John McDonnell: To ask the Secretary of State for Transport pursuant to the answer of 18 November 2008, Official Report, column 271W, on the Vehicle and Operator Services Agency, if he will list the legislation for the purposes of which (a) the Department and (b) a departmental agency may be the employer in accordance with its delegated powers. 
Jim Fitzpatrick: The Crown is the employer of all those who work in Government Departments and agencies. However, pursuant to their delegated powers, individual Departments and agencies set the terms and conditions of employment for their staff.
Andrew Mackinlay: To ask the Solicitor-General what steps have been taken following the police investigations conducted in 2006 on the insertion of faked documents into files at the National Archives; and if she will make a statement. 
Dan Rogerson: To ask the Solicitor General what assessment she has made of the implications of the OECD's recent report on corporate corruption for the work of the Serious Fraud Office on such cases. 
The Solicitor-General: The report highlights some historic areas of concern to the Working Group on Bribery in International Business Transactions. The recently appointed Director of the Serious Fraud Office (SFO) attended the OECD's last meeting to give a report and answer questions.
As part of its overall transformation programme, the SFO is significantly increasing the resources it is deploying on counter-corruption work and has created a unit solely responsible for this area of work. This will be headed by a senior officer with considerable experience of counter-corruption work. He will work in partnership with key stakeholders and partners to ensure that the SFO builds on recent successful outcomes, including its first conviction for corruption offences, which was achieved in September this year.
Mr. Jeremy Browne: To ask the Solicitor-General what the rate of staff (a) absence and (b) sickness absence was in (i) the Attorney-Generals Office and (ii) each of its agencies and non-departmental public bodies in each year since 1997-98; what the target rates set for the Office are in each case; and if she will make a statement. 
The Solicitor-General: The Cabinet Office maintains central records on sick absence which are published annually on the civil service website. The figures following, taken from the Cabinet Guidance, show sick leave absences from 2003, there are no previous years published on the website. In 2003, the Attorney-Generals Office (or Legal Secretariat to the Law Officers, as it was then known) reported separately which is why the total number of staff is 29. In subsequent years, Attorney-Generals Office figures are combined with the Treasury Solicitors Department and HM Crown Prosecution Service Inspectorate.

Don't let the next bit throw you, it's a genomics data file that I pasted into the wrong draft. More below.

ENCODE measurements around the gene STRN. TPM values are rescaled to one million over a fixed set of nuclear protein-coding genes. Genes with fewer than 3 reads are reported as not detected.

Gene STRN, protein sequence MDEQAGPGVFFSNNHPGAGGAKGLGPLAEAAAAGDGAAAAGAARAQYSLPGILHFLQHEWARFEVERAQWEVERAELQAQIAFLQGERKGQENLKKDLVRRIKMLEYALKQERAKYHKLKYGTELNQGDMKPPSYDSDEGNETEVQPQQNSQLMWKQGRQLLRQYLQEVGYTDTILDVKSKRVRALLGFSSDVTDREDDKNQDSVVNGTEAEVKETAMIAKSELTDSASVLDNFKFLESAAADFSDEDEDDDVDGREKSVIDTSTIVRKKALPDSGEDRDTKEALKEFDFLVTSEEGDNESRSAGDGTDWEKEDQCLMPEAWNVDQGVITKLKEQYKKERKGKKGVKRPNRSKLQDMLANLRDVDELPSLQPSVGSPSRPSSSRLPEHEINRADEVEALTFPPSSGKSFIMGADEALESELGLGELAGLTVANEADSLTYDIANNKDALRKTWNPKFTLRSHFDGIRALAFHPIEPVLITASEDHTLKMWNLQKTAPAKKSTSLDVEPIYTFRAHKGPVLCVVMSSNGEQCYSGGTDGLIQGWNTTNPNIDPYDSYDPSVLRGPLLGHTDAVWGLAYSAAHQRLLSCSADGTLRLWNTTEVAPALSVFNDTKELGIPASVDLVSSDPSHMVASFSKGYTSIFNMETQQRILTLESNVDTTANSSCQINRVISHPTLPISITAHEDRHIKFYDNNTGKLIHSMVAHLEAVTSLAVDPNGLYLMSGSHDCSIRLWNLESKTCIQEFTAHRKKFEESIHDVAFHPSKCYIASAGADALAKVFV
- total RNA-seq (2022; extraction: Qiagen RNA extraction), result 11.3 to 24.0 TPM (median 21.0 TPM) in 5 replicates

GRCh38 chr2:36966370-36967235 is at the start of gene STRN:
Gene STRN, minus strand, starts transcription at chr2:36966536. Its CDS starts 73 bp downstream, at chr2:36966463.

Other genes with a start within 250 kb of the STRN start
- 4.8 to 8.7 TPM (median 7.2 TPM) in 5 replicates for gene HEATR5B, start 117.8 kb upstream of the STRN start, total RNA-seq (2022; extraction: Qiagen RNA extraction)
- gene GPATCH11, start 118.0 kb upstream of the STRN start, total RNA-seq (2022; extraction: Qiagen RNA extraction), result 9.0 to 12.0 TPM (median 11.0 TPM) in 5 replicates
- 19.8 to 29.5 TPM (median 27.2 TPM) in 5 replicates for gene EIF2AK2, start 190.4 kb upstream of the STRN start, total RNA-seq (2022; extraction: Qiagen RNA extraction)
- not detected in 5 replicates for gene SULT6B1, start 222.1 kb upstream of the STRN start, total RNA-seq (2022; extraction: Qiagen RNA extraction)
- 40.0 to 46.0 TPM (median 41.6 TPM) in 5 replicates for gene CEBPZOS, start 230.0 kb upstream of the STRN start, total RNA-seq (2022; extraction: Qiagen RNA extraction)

|Number of staffyear||Average working days absence per staffyear|
Mr. Jeremy Browne: To ask the Solicitor-General how many civil servants have been employed by each of the Attorney-General's Office's agencies and non-departmental public bodies in each year since 1997-98; and if she will make a statement. 
The Solicitor-General: With a couple of exceptions, executive NDPBs are non-Crown bodies and employees are not civil servants, although civil servants can be seconded or loaned to NDPBs. Information on the number of employees in executive NDPBs is published in the annual Cabinet Office Public Bodies publication. Copies are available from the Libraries of the House.
Mr. Jeremy Browne: To ask the Solicitor-General how much (a) the Attorney-General's Office and (b) each of its agencies and non-departmental public bodies spent on external consultancy in each year since 1997-98; and if she will make a statement. 
|(1 )Accounting records are held back to 1998-99; the costs of providing this information prior to this would be disproportionate.|